# Evaluate $\lim_{(x,y) \to (0,0)}\frac{-xy}{x^2 + y^2}$

Evaluate the following limit: $$\lim_{(x,y) \to (0,0)}\frac{-xy}{x^2 + y^2}$$

My try:

Using polar substitution - putting $$x =r\cos(\theta)$$, $$y = r\sin(\theta)$$,

$$\implies\lim_{r \to 0} \frac{-r^2\cos(\theta) \sin(\theta)}{r^2(\sin^2\theta+\cos^2\theta)} =\lim_{r \to 0} -\cos(\theta) \sin(\theta) = -\cos(\theta) \sin(\theta)$$

Does this make any sense?

Also, approaching from two different sides, \begin{align}\lim_{(x,y) \to (0,0)}\frac{-xy}{x^2 + y^2} & = \lim_{x\to 0}\frac{-x(0)}{x^2 + (0)^2} = 0\\\lim_{(x,y) \to (0,0)}\frac{-xy}{x^2 + y^2} & = \lim_{y\to 0}\frac{-(0)y}{(0)^2 + y^2} = 0 \end{align}

Both are equal... but the limit doesn't exist which I verified from Symbolab. What should I do to evaluate this?

• You cancel the $r^2$ so the limit depends essentially on your angle. Wouldn't that indicate that the limit does not exist? Just to be clear: You can use polar coordinates to prove that the limit does NOT exist. You cannot use polars to prove that the limit exist. May 8, 2022 at 3:58
• What happens if you approach to the origin along the line $y=x$? May 8, 2022 at 3:58
• Well, there can be only one limit, and $\theta$ can change. $\cos\theta\sin\theta$ is a “directional limit.” But $\lim_{(x,y)\to (0,0)}$ doesn’t specify a direction. May 8, 2022 at 3:58

Let $$y=ax$$. Then $$\lim_{x\to0}f(x,ax)=\frac{-a}{1+a^2}$$ and certainly depends on $$a$$.

Consider $$(x, y) = (\frac{1}{n}, \frac{1}{n})$$ as $$n \to \infty$$. In that case, your limit evaluates to $$-\frac{1}{2}$$, which is a contradiction with the other two limits you found so the limit doesn't exist.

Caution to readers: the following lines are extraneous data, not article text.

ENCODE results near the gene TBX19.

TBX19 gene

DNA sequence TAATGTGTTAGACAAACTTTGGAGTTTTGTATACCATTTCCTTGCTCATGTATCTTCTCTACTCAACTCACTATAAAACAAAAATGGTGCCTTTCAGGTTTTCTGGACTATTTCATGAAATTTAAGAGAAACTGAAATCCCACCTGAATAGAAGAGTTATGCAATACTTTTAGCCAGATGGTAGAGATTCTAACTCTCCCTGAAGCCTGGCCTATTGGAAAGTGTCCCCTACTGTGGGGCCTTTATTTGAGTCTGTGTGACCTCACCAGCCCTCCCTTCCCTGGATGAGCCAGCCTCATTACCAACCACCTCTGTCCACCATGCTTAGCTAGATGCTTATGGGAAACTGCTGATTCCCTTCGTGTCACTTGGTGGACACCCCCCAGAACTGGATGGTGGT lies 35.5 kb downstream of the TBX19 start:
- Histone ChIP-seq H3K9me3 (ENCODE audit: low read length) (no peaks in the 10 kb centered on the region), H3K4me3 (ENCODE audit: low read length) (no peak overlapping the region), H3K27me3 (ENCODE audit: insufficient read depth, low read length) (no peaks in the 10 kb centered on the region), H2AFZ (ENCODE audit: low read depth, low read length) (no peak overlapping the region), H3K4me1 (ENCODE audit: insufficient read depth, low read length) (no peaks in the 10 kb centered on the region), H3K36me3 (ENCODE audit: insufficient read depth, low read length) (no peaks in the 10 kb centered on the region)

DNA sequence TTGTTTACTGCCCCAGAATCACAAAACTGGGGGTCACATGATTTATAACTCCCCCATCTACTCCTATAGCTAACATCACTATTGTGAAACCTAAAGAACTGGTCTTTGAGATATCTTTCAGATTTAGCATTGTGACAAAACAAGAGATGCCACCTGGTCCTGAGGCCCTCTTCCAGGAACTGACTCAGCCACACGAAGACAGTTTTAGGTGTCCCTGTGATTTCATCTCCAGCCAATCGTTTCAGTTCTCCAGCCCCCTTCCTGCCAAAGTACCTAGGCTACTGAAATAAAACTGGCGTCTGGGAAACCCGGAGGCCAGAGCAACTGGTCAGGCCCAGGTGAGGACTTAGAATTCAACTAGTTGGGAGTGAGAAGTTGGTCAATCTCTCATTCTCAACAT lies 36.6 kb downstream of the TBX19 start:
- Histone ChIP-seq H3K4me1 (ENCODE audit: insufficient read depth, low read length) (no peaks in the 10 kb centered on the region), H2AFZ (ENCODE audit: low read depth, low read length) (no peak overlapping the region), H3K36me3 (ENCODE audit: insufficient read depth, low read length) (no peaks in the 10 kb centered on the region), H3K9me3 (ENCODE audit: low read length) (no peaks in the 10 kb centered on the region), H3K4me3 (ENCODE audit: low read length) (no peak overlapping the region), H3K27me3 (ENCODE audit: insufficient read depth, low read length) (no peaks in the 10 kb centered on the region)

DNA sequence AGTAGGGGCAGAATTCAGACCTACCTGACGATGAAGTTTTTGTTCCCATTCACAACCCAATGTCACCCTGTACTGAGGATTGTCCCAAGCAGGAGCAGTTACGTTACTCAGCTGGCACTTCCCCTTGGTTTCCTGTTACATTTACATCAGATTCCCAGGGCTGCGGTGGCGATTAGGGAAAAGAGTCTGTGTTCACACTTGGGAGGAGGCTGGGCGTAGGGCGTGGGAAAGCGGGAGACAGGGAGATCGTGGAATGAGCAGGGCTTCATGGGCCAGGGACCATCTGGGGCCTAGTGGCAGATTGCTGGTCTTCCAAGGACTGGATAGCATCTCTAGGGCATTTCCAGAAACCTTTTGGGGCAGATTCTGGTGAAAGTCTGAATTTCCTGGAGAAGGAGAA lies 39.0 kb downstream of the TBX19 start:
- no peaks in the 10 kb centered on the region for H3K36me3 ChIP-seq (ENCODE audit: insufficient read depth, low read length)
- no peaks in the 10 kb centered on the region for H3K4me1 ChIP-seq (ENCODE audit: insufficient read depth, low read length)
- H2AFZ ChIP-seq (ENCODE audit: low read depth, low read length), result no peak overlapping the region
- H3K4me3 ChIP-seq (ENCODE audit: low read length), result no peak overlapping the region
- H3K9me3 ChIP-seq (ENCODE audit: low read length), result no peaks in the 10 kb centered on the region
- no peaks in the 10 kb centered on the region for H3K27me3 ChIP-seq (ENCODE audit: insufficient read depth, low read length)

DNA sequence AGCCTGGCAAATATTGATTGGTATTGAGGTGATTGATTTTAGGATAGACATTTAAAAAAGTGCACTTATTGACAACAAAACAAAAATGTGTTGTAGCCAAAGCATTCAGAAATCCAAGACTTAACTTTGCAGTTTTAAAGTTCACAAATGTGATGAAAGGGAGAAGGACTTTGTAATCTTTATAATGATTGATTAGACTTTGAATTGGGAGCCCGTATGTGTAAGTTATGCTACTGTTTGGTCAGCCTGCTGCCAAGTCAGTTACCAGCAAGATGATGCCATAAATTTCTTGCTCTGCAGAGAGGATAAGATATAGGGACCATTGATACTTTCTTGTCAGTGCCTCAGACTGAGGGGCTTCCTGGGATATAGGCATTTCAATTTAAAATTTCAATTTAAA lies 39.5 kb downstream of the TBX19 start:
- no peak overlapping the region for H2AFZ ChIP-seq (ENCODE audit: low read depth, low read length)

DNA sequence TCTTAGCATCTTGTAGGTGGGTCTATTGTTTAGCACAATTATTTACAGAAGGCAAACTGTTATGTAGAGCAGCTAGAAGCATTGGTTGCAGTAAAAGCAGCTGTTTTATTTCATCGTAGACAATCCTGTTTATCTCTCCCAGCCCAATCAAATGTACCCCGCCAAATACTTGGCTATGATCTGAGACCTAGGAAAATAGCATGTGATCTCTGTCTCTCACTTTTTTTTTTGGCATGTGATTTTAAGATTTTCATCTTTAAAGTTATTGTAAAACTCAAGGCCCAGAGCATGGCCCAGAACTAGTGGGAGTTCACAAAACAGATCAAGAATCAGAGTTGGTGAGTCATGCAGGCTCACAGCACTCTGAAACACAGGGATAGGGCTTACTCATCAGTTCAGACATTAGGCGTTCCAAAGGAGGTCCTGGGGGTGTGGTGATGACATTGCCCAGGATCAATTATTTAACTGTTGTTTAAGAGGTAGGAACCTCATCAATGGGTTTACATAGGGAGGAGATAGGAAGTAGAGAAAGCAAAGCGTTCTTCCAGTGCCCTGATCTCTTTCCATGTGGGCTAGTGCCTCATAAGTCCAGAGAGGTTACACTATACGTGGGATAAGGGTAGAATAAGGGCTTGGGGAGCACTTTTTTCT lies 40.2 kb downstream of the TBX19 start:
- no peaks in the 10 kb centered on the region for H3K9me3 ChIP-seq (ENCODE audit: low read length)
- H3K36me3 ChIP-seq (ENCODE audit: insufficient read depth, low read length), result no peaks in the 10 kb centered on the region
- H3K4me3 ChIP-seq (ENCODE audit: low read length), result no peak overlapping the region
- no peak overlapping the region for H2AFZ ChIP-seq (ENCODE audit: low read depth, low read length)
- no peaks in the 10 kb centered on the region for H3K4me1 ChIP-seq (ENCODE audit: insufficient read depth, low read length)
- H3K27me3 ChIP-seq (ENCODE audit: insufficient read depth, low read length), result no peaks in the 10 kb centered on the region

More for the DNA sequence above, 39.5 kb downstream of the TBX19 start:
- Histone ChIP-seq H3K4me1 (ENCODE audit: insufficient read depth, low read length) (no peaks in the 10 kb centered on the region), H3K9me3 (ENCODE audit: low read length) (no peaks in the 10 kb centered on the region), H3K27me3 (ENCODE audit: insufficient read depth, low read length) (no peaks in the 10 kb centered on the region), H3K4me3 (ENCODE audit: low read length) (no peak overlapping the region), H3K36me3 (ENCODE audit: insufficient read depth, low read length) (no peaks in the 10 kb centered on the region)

Using polar coordinates you find that $$\lim_{(x,y)\to (0,0)}\frac{-xy}{x^{2}+y^{2}}=\lim_{r\to 0;r>0}\frac{-r^{2}\cos \theta\sin \theta}{r^{2}}=-\cos\theta\sin\theta, \quad (*)$$ So the limit doesn't exists, it depends of values for $$\theta$$ , just take $$\theta=\pi$$ and we have $$0$$ as limit but $$\theta=\pi/6$$ we have $$-\sqrt{3}/4$$ as limit, contradiction. I think it's perfectly valid argument. If you need use path, just see in the path $$r(t)=(t,mt)$$ with $$m\in \mathbb{R}^{*}$$.

EDIT:

As pointed out Hans Lundmark in the comment, the line in $$(*)$$ has problems about rigor mathematics. We will try to fix with change of variables to polar coordinates we have for $$x^{2}+y^{2}\not=0$$, that, $$\frac{-xy}{x^{2}+y^{2}}=-\frac{r^{2}\cos\theta\sin\theta}{r^{2}}=-\cos\theta\sin\theta, \quad r>0$$ and since for different values of $$\theta$$ we get differents values so the $$\displaystyle \lim_{(x,y)\to (0,0)}\frac{-xy}{x^{2}+y^{2}}$$ doesn't exists.

• The argument is valid, but it shouldn't be written that way. The first equals sign that you have written is false, since the left-hand side doesn't exist, while the right-hand side does, if you interpret it as a one-variable limit in $r$ for a fixed value of $\theta$, which is precisely what you do when you write your second equals sign. May 8, 2022 at 7:16
• Hi @HansLundmark thank you for the feedback and I understand your remark. Can you show how I should write it, formally? Maybe as like: Change of variables to polar coordinates give $\frac{-xy}{x^{2}+y^{2}}=-\cos\theta\sin \theta$ and then fix $\theta$ for some values? I understand the problem is in left-hand the limit doesn't exists but right-hand the limit exists so not matching. May 8, 2022 at 8:48
• Yes, that's much better. Write it like that, and then say something like “since we get different values for different $\theta$, the two-variable limit doesn't exist”. May 8, 2022 at 9:40
• @HansLundmark I edited, what do you think now? Thanks for you feedback. May 8, 2022 at 9:45
• It still looks weird to me, since you write that something (which actually doesn't exist, but we don't know that yet) is simultaneously equal to $0$ and to $-\sqrt{3}/4$. I would avoid using the notation $\lim_{(x,y)\to (0,0)}$ at all, until after the limit has been shown to exist (or not). May 9, 2022 at 13:10